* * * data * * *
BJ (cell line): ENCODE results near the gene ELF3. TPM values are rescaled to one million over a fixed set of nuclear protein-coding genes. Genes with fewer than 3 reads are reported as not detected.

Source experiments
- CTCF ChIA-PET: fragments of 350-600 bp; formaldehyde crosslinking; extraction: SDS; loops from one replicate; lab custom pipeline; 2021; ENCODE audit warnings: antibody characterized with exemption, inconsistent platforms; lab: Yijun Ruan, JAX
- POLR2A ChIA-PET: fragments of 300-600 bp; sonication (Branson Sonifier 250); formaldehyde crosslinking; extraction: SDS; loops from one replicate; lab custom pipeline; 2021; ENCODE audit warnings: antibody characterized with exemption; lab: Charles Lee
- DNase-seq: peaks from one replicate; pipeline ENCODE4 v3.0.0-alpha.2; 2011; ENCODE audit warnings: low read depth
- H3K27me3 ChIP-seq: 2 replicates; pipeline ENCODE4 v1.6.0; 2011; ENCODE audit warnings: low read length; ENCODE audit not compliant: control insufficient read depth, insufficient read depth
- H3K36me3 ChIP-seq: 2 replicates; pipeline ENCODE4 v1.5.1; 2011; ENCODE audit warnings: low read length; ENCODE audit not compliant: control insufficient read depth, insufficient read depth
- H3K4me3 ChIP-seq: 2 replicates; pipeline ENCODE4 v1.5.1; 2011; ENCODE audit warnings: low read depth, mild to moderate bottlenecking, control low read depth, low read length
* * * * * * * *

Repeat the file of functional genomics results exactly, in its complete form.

BJ (cell line): ENCODE results near the gene ELF3. TPM values are rescaled to one million over a fixed set of nuclear protein-coding genes. Genes with fewer than 3 reads are reported as not detected.

Source experiments
- CTCF ChIA-PET: fragments of 350-600 bp; formaldehyde crosslinking; extraction: SDS; loops from one replicate; lab custom pipeline; 2021; ENCODE audit warnings: antibody characterized with exemption, inconsistent platforms; lab: Yijun Ruan, JAX
- POLR2A ChIA-PET: fragments of 300-600 bp; sonication (Branson Sonifier 250); formaldehyde crosslinking; extraction: SDS; loops from one replicate; lab custom pipeline; 2021; ENCODE audit warnings: antibody characterized with exemption; lab: Charles Lee
- DNase-seq: peaks from one replicate; pipeline ENCODE4 v3.0.0-alpha.2; 2011; ENCODE audit warnings: low read depth
- H3K27me3 ChIP-seq: 2 replicates; pipeline ENCODE4 v1.6.0; 2011; ENCODE audit warnings: low read length; ENCODE audit not compliant: control insufficient read depth, insufficient read depth
- H3K36me3 ChIP-seq: 2 replicates; pipeline ENCODE4 v1.5.1; 2011; ENCODE audit warnings: low read length; ENCODE audit not compliant: control insufficient read depth, insufficient read depth
- H3K4me3 ChIP-seq: 2 replicates; pipeline ENCODE4 v1.5.1; 2011; ENCODE audit warnings: low read depth, mild to moderate bottlenecking, control low read depth, low read length